Two open-wheel title holders will start the Indianapolis 500 side-by-side as reigning IRL champion Greg Ray and defending CART champion Juan Montoya qualified 1-2 on Pole Day for the 84th Indianapolis 500. Oldsmobile IRL Aurora V8 engines ...
Two open-wheel title holders will start the Indianapolis 500 side-by-side as reigning IRL champion Greg Ray and defending CART champion Juan Montoya qualified 1-2 on Pole Day for the 84th Indianapolis 500. Oldsmobile IRL Aurora V8 engines powered the nine fastest qualifiers for next weekend's 500-mile classic. This is the fourth straight year that Oldsmobile has won the Indy 500 pole.
Cool temperatures and an overcast sky produced near-perfect conditions for Oldsmobile's naturally aspirated racing engine. Ray won his first Indy 500 pole with a four-lap average speed of 223.471 mph, while Montoya was a heartbeat behind at 223.372 mph. Eliseo Salazer, driving for last year's winning car owner A.J. Foyt, claimed the outside front row starting spot with a 223.231 mph qualifying run. Robby Gordon, on sabbatical from the NASCAR stock car series, qualified Team Menard's second Oldsmobile Dallara with the fourth fastest speed at 222.885. Gordon will start directly behind his teammate Ray on the inside of the second row.
Ray secured a front-row starting spot in the Indy 500 for the third consecutive year after waving off his first qualifying attempt in Team Menard's Conseco Oldsmobile Dallara after completing only one lap. Two hours and 40 minutes later, Ray wrested the pole from Montoya on his second attempt.
"The car was definitely on the edge," said Ray. "I think I lost a wheel weight on the back straight and had a huge vibration. I just left my foot in it.
"To be fast here, you have to take downforce out of the car," he explained. "When you're qualifying, you have to get closer to the edge and manhandle the car. I thought I was going to scrape the wall a couple of times. There are 16 corners, and the car was sliding in all 16 of them. I know for a fact that I can hold my breath for 160 seconds."
Ray won the Oldsmobile Official Pace Car Award, a new Silhouette minivan. Pete Langenhorst, Silhouette brand manager, presented the award to Ray and team owner John Menard at the conclusion of qualifying. "I have two young sons, so I know this Silhouette is going to get a lot of use," Ray quipped.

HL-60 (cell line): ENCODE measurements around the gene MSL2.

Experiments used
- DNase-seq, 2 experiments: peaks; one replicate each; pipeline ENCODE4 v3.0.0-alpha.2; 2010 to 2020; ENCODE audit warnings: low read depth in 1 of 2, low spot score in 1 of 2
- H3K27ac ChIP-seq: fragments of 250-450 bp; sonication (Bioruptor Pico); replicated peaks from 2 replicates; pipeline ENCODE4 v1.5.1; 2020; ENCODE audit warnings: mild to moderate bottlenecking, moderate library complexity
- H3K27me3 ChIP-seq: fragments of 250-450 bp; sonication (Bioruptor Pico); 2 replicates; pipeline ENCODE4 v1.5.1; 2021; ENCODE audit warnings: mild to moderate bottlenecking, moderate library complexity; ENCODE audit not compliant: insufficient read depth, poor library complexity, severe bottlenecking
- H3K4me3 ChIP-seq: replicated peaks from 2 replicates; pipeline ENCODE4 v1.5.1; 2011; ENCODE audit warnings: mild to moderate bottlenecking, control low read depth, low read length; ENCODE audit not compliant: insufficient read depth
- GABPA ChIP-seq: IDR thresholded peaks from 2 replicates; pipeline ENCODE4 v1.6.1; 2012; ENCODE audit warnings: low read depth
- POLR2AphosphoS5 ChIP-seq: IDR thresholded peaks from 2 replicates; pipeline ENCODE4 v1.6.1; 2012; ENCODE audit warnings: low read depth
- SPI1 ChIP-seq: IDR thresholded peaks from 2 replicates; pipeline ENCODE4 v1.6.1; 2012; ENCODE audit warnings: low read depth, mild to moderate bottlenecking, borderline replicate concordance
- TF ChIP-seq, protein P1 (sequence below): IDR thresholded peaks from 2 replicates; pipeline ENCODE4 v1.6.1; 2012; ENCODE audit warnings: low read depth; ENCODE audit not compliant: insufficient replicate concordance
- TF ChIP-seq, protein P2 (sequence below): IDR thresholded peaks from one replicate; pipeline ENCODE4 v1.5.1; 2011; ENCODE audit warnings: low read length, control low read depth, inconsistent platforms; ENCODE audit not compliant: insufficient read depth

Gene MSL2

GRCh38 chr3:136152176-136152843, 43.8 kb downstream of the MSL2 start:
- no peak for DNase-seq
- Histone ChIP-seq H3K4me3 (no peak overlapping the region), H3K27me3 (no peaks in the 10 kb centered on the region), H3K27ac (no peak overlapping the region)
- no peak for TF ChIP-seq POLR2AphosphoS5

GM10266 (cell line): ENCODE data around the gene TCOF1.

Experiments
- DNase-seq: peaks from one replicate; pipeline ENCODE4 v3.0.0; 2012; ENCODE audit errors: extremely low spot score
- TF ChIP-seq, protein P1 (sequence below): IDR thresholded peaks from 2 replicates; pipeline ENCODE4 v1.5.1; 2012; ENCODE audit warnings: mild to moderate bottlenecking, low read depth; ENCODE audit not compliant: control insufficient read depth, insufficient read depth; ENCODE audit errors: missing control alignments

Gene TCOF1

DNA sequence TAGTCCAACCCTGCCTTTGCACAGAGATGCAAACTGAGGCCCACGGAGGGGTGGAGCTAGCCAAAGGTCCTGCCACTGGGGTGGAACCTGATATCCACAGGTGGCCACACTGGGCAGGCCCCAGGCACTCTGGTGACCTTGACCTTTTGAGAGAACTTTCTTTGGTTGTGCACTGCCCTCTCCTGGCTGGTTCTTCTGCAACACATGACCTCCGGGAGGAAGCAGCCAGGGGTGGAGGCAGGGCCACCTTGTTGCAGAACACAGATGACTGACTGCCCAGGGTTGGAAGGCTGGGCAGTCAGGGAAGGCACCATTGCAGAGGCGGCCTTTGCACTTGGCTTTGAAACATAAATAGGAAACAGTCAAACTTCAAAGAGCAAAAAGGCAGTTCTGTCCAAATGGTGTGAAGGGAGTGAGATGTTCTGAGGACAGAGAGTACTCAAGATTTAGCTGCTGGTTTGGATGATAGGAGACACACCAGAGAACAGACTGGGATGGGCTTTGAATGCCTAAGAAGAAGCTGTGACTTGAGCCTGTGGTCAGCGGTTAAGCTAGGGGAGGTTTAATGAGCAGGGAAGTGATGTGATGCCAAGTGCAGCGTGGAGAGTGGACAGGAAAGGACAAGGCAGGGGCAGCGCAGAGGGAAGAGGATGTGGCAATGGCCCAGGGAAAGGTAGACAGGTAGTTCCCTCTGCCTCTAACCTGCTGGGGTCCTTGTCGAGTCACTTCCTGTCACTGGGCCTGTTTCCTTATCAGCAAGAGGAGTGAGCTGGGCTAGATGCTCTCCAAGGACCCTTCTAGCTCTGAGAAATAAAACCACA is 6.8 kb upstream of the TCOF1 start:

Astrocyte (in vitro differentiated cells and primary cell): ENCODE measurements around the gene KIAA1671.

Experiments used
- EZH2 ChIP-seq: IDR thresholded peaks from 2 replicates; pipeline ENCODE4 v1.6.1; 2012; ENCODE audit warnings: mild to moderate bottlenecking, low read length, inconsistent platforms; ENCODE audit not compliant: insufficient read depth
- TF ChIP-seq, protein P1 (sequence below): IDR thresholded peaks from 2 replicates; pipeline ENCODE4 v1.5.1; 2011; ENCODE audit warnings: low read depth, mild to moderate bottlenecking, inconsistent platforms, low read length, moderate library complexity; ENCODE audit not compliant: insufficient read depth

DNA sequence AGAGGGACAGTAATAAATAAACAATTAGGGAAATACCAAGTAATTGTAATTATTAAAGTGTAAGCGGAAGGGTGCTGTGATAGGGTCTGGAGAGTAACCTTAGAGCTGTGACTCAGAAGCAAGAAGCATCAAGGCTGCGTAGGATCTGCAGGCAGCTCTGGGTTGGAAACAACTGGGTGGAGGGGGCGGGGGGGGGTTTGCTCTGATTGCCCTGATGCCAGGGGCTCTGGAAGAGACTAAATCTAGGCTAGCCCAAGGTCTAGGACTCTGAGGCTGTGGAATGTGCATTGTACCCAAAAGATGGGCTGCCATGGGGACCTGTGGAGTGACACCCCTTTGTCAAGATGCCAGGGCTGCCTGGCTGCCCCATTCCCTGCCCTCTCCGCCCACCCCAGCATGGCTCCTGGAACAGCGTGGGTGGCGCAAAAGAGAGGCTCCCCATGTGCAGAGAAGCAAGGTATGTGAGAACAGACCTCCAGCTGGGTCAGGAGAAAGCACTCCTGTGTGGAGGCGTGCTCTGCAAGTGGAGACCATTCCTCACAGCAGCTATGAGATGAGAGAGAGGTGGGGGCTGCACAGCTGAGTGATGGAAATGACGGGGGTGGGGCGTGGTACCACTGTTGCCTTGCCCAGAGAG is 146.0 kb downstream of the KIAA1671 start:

Montoya was pleased with both his car and his performance in his first visit to the historic Speedway. "I'm very happy," said the 23-year-old Colombian. "It was very consistent with all of the laps at 223 mph. The engines have been very good. I like the car; it's fast and friendly."
The three front-row qualifiers represented three independent Oldsmobile engine builders: Team Menard (Greg Ray), Comptech (Juan Montoya), and Roush Technologies (Eliseo Salazar). The four fastest qualifiers all used 90-degree crankshafts in their Oldsmobile engines rather than the new 180-degree "flat" cranks that were introduced this year.
"We had to make a choice," said team owner John Menard. "We could have used the 180-degree crankshaft which would probably have been quicker in qualifying, but it vibrates a bit more and that could affect the rest of the car in a 500-mile race. We chose to go with the 90-degree design. Butch Meyer, who runs our engine program, told me, 'I may not be able to make as much power with the 90-degree, but I can give you a good engine for the pole.' As it turned out, he gave us an engine that was good enough to do it.
"We have not had one engine problem all month," Menard reported. "Those guys in the engine shop are technically expert, and we're looking forward to some great race engines."
Qualifying for the 33-car field will continue on "Bump Day," Sunday, May 21, until 6:00 p.m. local time. Bump Day qualifying will be televised live on ESPN (noon-1 p.m. EDT), ABC (2:30-4:30 p.m.), and ESPN2 (4:30-7 p.m.).